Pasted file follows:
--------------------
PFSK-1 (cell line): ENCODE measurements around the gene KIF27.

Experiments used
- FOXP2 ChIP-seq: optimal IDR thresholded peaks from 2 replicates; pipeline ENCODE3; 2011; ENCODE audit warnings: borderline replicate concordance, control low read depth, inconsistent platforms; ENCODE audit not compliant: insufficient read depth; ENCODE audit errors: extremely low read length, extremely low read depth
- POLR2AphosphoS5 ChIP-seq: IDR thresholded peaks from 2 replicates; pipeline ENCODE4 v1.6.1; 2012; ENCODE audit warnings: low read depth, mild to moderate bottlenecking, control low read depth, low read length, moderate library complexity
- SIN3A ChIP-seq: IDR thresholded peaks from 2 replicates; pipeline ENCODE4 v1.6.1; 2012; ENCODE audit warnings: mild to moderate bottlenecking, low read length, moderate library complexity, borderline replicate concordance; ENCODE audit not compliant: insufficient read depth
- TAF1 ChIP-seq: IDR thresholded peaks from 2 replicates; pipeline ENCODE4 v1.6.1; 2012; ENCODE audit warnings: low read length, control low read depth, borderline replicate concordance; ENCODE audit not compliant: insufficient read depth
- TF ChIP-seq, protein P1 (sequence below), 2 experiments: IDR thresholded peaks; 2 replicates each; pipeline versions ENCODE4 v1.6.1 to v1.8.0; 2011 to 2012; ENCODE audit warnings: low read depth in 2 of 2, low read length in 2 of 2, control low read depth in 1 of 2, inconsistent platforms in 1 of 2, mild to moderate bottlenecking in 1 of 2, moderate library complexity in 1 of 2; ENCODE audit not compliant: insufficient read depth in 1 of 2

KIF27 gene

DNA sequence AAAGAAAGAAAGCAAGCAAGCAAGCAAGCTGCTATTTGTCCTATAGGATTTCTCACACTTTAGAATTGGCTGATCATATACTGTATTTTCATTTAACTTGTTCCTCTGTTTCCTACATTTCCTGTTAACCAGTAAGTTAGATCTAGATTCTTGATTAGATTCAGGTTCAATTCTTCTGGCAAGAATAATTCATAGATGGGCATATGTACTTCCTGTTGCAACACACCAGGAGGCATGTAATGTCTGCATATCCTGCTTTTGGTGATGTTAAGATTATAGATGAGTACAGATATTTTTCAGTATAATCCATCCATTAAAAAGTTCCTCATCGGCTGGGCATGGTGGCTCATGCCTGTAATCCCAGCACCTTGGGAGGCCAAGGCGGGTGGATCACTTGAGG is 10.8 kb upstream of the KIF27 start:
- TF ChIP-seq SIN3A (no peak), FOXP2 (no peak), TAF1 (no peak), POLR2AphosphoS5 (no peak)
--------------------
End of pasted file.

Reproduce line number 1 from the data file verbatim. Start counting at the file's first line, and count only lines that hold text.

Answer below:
PFSK-1 (cell line): ENCODE measurements around the gene KIF27.